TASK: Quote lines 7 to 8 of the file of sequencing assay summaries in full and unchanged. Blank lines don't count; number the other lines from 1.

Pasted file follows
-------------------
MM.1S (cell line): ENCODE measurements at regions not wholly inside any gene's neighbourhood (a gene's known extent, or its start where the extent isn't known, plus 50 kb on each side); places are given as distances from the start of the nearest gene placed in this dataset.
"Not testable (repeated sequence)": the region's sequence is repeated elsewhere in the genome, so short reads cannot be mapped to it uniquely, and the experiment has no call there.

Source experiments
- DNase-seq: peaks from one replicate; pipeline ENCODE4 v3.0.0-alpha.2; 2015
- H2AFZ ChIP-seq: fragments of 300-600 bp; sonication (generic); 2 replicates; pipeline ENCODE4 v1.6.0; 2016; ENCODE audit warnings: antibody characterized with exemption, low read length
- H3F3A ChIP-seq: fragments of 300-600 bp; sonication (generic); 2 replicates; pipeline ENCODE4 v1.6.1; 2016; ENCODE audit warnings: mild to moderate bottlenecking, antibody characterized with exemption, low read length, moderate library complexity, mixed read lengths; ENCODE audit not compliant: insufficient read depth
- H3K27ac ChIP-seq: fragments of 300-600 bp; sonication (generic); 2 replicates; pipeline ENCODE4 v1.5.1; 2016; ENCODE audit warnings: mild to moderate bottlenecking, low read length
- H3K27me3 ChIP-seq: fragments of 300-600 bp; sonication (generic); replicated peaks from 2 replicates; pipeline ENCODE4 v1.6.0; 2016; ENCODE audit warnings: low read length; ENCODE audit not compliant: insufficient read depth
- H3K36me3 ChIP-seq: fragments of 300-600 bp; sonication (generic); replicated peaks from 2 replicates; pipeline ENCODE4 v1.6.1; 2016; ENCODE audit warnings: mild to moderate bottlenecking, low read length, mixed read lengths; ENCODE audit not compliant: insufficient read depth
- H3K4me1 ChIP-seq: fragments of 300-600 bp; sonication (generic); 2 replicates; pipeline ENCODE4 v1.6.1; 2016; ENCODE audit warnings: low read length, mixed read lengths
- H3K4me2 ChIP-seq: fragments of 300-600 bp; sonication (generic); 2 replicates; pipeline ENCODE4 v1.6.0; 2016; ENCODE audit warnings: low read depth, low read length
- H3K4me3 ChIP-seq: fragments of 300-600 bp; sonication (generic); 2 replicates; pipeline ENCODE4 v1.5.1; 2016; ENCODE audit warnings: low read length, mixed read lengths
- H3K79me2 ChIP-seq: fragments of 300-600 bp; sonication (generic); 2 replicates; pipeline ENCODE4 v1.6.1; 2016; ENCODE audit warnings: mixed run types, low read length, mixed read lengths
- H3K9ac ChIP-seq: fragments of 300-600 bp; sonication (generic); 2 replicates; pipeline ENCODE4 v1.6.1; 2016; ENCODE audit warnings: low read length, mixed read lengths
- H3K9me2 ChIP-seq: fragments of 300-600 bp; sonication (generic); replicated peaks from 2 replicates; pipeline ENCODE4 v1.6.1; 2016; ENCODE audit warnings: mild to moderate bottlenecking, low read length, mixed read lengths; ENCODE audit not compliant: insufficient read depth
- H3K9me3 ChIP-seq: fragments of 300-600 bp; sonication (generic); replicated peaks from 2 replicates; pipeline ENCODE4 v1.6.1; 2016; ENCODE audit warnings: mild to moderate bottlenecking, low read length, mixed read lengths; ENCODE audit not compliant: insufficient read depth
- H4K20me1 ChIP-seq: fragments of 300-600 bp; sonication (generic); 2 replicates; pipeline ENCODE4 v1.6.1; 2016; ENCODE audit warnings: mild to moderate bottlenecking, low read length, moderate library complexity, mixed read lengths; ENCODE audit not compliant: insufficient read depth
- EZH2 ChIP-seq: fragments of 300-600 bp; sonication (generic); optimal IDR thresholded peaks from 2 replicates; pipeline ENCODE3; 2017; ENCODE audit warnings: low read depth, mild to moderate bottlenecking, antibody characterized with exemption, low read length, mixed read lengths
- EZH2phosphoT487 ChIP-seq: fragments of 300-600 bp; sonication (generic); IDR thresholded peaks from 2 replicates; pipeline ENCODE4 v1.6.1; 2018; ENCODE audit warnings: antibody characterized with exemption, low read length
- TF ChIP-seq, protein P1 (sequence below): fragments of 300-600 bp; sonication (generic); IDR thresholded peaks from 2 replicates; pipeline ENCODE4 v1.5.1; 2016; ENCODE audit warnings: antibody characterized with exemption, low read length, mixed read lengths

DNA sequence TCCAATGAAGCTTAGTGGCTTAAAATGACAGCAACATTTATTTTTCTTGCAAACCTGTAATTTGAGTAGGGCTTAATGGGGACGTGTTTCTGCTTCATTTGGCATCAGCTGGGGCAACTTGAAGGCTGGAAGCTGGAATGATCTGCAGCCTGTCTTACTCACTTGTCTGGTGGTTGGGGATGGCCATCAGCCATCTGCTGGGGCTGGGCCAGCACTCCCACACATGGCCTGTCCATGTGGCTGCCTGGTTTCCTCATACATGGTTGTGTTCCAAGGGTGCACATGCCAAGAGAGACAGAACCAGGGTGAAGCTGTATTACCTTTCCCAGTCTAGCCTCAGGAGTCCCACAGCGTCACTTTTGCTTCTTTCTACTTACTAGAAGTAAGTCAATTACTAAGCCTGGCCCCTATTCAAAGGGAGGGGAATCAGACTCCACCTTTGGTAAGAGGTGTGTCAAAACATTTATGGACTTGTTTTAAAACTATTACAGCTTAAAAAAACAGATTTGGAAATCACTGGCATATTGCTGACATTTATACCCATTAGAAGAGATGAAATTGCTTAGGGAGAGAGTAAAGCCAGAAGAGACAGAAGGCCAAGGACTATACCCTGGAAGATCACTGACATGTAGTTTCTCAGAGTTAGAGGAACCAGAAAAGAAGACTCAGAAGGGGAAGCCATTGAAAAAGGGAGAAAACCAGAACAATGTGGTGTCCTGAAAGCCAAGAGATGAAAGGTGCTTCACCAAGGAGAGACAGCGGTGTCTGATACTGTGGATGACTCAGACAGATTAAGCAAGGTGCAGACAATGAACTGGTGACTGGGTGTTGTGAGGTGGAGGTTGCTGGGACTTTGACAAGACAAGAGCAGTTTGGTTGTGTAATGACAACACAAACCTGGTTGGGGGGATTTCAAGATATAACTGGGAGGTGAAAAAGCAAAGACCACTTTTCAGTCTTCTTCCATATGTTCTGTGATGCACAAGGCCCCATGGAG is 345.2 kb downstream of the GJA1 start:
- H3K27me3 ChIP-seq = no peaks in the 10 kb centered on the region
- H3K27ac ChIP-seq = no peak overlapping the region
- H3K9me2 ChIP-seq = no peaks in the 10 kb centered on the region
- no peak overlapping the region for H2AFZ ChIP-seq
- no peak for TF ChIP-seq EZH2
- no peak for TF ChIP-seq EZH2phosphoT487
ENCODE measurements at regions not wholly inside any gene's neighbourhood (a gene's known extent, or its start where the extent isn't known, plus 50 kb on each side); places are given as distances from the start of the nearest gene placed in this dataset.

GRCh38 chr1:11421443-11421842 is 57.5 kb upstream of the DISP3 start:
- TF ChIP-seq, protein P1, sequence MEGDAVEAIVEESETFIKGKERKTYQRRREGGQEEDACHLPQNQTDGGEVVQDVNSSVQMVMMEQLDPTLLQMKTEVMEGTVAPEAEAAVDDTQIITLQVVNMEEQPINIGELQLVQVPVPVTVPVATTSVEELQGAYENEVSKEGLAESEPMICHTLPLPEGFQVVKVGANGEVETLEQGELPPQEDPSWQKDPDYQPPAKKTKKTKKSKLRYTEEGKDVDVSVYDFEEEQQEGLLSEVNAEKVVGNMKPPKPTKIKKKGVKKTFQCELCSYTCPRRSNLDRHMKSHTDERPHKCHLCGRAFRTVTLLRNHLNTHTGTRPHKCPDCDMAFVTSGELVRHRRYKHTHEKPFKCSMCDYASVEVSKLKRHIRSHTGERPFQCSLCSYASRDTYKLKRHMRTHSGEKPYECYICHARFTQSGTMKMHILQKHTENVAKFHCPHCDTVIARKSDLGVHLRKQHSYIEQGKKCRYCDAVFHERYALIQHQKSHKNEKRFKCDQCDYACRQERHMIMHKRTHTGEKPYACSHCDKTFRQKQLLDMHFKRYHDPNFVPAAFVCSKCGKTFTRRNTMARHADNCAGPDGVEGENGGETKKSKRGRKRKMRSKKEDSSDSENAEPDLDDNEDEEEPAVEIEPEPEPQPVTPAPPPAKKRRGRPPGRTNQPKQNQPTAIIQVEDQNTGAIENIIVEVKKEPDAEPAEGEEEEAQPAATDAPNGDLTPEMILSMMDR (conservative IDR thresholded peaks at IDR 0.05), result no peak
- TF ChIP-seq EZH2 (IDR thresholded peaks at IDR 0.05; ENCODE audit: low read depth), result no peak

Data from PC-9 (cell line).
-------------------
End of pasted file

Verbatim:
- H3K27ac ChIP-seq: fragments of 300-600 bp; sonication (generic); 2 replicates; pipeline ENCODE4 v1.5.1; 2016; ENCODE audit warnings: mild to moderate bottlenecking, low read length
- H3K27me3 ChIP-seq: fragments of 300-600 bp; sonication (generic); replicated peaks from 2 replicates; pipeline ENCODE4 v1.6.0; 2016; ENCODE audit warnings: low read length; ENCODE audit not compliant: insufficient read depth